Wastewater infrastructure is designed to provide safe, efficient conveyance and treatment of sewage to protect human health and the environment. However, climate change increasingly threatens the effectiveness of this infrastructure, particularly in coastal communities.

Many of these communities rely on decentralized wastewater treatment technologies, such as septic systems. High-tide flooding, extreme precipitation events, and sea level rise can impair these onsite systems. Contaminants from improperly treated wastewater can cause human illness and ecosystem damage, and may ultimately diminish quality of life in affected coastal municipalities.


Research was undertaken to evaluate existing onsite wastewater technologies under multiple climate conditions in the coastal Carolinas. The intent is to help coastal communities to cost-effectively and legally implement climate adaptation plans for wastewater infrastructure. Outcomes of this research include:

An overview of the research results are presented in a digital story.

Results to Date


Harrison, J., Vorhees, L., Humphrey, C., O’Driscoll, M., Iverson, G., Bowden, J., Edwards, E., Burnett, I., and K. Hill. 2022. Climate Change and Onsite Wastewater Treatment Systems in the Coastal Carolinas. North Carolina Sea Grant UNC-SG-22-08.

Vorhees, L., Harrison, J., O’Driscoll, M., Humphrey, C., and J. Bowden. 2022. Climate change and onsite wastewater treatment systems in the coastal Carolinas: Perspectives from wastewater managers. Journal of Weather, Climate and Society. https://doi.org/10.1175/WCAS-D-21-0192.1.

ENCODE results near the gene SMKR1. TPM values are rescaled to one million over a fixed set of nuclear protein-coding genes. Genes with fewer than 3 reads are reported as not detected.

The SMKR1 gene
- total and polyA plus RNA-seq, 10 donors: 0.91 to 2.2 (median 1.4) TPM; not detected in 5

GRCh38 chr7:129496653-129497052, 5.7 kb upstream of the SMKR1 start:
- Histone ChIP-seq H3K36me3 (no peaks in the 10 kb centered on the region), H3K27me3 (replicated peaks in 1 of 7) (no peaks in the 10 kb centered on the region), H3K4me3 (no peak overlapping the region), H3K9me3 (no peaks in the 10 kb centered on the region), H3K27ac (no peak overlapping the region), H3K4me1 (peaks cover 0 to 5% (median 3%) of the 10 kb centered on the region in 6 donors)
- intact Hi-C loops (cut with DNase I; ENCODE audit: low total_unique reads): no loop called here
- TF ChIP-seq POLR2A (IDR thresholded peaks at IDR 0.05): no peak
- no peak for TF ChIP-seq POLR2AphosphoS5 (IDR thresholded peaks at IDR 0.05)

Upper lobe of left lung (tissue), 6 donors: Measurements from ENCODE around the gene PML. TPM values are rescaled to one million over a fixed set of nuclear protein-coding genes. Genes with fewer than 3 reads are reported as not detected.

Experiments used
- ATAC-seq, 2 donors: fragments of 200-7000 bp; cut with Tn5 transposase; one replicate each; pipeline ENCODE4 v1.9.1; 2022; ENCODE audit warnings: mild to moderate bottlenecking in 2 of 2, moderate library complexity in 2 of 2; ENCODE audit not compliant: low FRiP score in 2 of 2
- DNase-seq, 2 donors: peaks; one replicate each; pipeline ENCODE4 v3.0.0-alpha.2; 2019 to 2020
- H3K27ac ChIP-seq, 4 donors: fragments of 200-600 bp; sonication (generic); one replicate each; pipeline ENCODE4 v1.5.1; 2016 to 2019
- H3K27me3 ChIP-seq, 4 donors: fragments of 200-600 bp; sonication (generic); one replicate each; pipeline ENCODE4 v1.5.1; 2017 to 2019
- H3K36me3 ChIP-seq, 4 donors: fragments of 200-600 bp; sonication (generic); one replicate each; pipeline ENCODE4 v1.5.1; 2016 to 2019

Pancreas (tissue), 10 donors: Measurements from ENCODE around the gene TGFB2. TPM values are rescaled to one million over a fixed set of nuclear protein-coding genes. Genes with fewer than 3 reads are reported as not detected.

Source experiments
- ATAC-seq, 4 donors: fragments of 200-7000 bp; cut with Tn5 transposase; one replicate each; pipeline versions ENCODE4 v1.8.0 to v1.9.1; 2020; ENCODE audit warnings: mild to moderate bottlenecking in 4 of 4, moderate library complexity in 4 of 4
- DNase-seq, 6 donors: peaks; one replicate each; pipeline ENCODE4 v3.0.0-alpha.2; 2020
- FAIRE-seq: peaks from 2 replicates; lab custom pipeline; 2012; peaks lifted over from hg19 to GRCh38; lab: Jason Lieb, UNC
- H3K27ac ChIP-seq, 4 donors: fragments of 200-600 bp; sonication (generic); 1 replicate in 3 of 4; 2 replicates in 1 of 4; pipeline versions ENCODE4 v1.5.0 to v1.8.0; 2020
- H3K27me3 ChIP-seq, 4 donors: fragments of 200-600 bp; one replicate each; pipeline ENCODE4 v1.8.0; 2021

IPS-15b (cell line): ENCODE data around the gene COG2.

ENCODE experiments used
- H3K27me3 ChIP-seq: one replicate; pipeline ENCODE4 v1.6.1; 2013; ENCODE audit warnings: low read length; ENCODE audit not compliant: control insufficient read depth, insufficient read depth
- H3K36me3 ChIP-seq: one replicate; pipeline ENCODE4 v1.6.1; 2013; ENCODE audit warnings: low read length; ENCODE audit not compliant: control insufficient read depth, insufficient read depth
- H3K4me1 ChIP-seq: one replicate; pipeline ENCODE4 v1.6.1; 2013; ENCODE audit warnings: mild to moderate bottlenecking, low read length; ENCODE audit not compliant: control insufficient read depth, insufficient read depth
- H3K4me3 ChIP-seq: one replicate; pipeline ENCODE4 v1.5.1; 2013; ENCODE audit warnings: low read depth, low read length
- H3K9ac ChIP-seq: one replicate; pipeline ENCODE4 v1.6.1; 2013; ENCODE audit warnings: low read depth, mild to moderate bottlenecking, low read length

Edwards, E. and I. Burnett. 2022. Coastal Onsite Wastewater Treatment Systems: Prioritizing Investment through Abatement Cost Analysis.

Vorhees, L. and J. Harrison. 2021. Climate Change and Onsite Wastewater Treatment Systems in the Coastal Carolinas: Perspectives from Wastewater Managers. North Carolina Sea Grant UNC-SG-21-06.


News Coverage

Research Team and Funding

North Carolina Sea Grant is leading this research on climate change and onsite wastewater systems, in collaboration with university and community partners and with funding from the NOAA Climate Program Office.

The research team includes:

Community partners include:


Lead image: A view of the Town of Nags Head in the Outer Banks. Photo by Charlie Cowins/flickr/CC BY 2.0